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Carbon Monoxide Hazards During Winter

Carbon Monoxide (CO) poisonings usually occur during the winter months when people use heating sources that may produce hazardous CO levels. You can prevent CO poisoning by preparing your home heating sources for winter and by recognizing the symptoms of CO poisoning.

CO is a colorless, odorless gas produced by burning any fuel. According to the Centers for Disease Control & Prevention (CDC) about 20,000 Americans are treated in emergency rooms each year because of CO exposure; exposure to high levels of CO can cause death.

Common symptoms of CO poisoning include headache, dizziness, chest pain, nausea and vomiting.

You can protect yourself and your family from the dangers of CO poisoning by observing the following safety precautions:

  • Install battery-operated CO alarms in your home, especially near heating sources. Change the batteries in the detector when you change your clocks from daylight saving time to standard time.
  • Have a qualified technician check your heating systems, water heaters and other gas-, oil- or coal-burning appliances every year.
  • Have your chimney and flue inspected and cleaned yearly.
  • Do not use gas-powered appliances such as ranges, ovens or clothes dryers to heat your home.
  • Do not use camp stoves or charcoal grills inside your home or in the garage.
  • Do not operate a generator inside your home or garage. Only operate a generator outdoors and away from doors, windows, and vents that could allow CO to seep indoors.
  • Do not run a vehicle inside your garage, even if the garage door is open.

If you think you've been exposed to CO seek medical attention immediately.

Get more information about CO poisoning at the CDC's website http://www.cdc.gov/co/default.htm.

(Source: Harris County Office of Emergency Management)

Here Are Some Tips for Dealing with Freezing Temperatures (Remember the Four "P's")

Protect People

  • Keep warm, stay inside if possible.
  • If you need to go out, dress in layers and wear hats, gloves and an appropriate coat.
  • Avoid overexertion, as cold weather puts added strain on your body.
  • Observe heater safety:
    • Never place a space heater on top of furniture or near water.
    • Keep heat sources at least 3 feet away from furniture and drapes.
    • Never leave children unattended near a space heater.

Protect Pets

  • Bring pets inside, and move other animals or livestock to sheltered areas.
  • Keep adequate food and water available.

Protect Pipes

  • Disconnect outdoor hoses, drain and store in protected area.
  • Wrap exposed faucets and pipes - including those outside the house or in unheated crawl spaces, attics, garages and other areas.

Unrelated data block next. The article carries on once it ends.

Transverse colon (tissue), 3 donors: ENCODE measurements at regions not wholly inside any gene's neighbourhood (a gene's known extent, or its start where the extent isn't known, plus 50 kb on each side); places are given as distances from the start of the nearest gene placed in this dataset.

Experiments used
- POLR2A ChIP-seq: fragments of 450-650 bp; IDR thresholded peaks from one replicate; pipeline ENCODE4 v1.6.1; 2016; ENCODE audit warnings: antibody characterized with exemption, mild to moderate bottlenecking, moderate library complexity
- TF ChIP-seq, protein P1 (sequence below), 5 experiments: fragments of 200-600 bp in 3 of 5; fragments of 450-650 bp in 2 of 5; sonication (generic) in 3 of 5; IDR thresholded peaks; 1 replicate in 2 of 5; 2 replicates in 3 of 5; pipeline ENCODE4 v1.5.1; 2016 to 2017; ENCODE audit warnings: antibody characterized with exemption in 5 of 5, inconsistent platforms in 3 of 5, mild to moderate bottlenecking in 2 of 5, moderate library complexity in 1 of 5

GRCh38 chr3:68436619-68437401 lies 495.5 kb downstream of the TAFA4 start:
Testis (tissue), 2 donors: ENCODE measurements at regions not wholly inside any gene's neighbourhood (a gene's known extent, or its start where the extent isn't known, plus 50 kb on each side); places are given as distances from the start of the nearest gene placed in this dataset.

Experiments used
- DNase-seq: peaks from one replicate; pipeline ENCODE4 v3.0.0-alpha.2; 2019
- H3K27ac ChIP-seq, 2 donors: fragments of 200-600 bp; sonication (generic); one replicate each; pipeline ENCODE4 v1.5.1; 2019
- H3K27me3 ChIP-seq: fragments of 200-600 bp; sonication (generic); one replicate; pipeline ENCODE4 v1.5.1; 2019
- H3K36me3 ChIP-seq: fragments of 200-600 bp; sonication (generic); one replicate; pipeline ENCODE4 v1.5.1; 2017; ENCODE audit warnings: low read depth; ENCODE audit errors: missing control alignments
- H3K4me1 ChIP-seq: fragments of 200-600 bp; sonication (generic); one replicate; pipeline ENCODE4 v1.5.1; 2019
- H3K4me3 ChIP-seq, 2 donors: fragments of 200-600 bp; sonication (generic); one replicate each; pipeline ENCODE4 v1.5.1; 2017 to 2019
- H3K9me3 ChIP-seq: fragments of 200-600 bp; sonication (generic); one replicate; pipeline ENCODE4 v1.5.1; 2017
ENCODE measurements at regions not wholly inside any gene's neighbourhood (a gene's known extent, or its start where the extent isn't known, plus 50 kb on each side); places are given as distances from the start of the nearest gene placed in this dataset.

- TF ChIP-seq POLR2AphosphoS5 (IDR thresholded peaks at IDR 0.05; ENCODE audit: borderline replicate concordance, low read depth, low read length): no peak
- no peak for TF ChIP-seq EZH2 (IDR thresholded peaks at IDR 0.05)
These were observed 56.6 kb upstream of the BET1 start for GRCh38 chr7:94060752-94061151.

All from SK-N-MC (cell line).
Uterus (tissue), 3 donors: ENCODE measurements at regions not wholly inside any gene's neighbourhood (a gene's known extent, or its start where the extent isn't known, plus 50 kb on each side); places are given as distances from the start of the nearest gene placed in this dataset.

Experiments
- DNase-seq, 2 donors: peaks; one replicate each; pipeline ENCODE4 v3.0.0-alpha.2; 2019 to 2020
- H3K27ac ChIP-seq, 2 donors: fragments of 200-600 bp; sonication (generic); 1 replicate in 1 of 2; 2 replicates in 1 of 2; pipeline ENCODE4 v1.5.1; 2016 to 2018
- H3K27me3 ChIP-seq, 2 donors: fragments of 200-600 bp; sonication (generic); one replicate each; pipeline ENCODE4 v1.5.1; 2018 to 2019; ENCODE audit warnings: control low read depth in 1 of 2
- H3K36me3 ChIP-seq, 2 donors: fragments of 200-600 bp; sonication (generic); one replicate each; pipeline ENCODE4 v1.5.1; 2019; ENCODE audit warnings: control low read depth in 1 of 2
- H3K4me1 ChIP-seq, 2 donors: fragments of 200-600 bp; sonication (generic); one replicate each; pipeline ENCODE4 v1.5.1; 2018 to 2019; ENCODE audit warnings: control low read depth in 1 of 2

Protect Plants

  • Bring potted plants inside or store in garage near interior wall to provide extra warmth and protection from wind.
  • For cold-sensitive outdoor plants, put down extra mulch and consider covering with a cloth fabric of some kind to shield the plants from wind and frost.

Protect yourself from carbon monoxide (CO) poisoning by installing a battery-operated CO detector and never using generators, grills, camp stoves, or similar devices indoors.

It is also recommended that you prepare your car for winter.  Have your car serviced and add antifreeze as needed. 

Finally, keep emergency supplies at hand and stay informed about the weather conditions in our area by visiting our website http://www.hcoem.org/.

(Source: Harris County Office of Emergency Management)

Safety Tips During Winter Storm Weather

To stay safe during severe winter weather in the greater Houston area:

  • Stay indoors as much as possible.
  • If going outside wear layers of clothing to keep you warm.
  • Wear gloves or mittens, a hat and enclosed shoes or boots to prevent loss of body heat.
  • Walk carefully on snowy, icy walkways.
  • Avoid overexertion – heart attacks are a leading cause of deaths during severe winter weather.
  • Avoid traveling by car until conditions have improved.
  • Listen to local radio or television stations for updates.
  • If driving:
    • Keep the gas tank full for emergency use.
  • Let someone know your destination, the route you plan to take, and when you expect to reach your destination.
  • If your vehicle stalls/stops, stay with your car and tie a brightly colored cloth to the antenna for rescuers to see.
  • Start the car and use the heater for about ten minutes every hour.
  • Leave the overhead light on when the engine is running so you can be seen.
  • Move your arms and legs to keep blood circulating and to stay warm while you sit.
  • Keep one window slightly open to let in air.
  • Help a neighbor who may require special assistance, especially families with infants, the elderly, and people with disabilities.

(Source: American Red Cross)

Severe Weather Tips

Tips for Safe Driving:

  • Allow for more travel time. You should plan to drive at a slower pace than normal when the roads are wet. 
  • Brake earlier and with less force than you would normally.
  • Avoid crossing flooded areas.
  • Turn on your headlights, even when there's a light sprinkle.
  • Watch out for pedestrians. Keep a sharp lookout for people in the road.
  • Pull over and wait it out, if it is raining so hard that you cannot see the road or the car in front of you.
  • Give a truck or bus extra distance.
  • Defog your windows.
  • Play it smart, play it safe. Whether driving or walking, any time you come to a flooded road,

Turn Around, Don't Drown!

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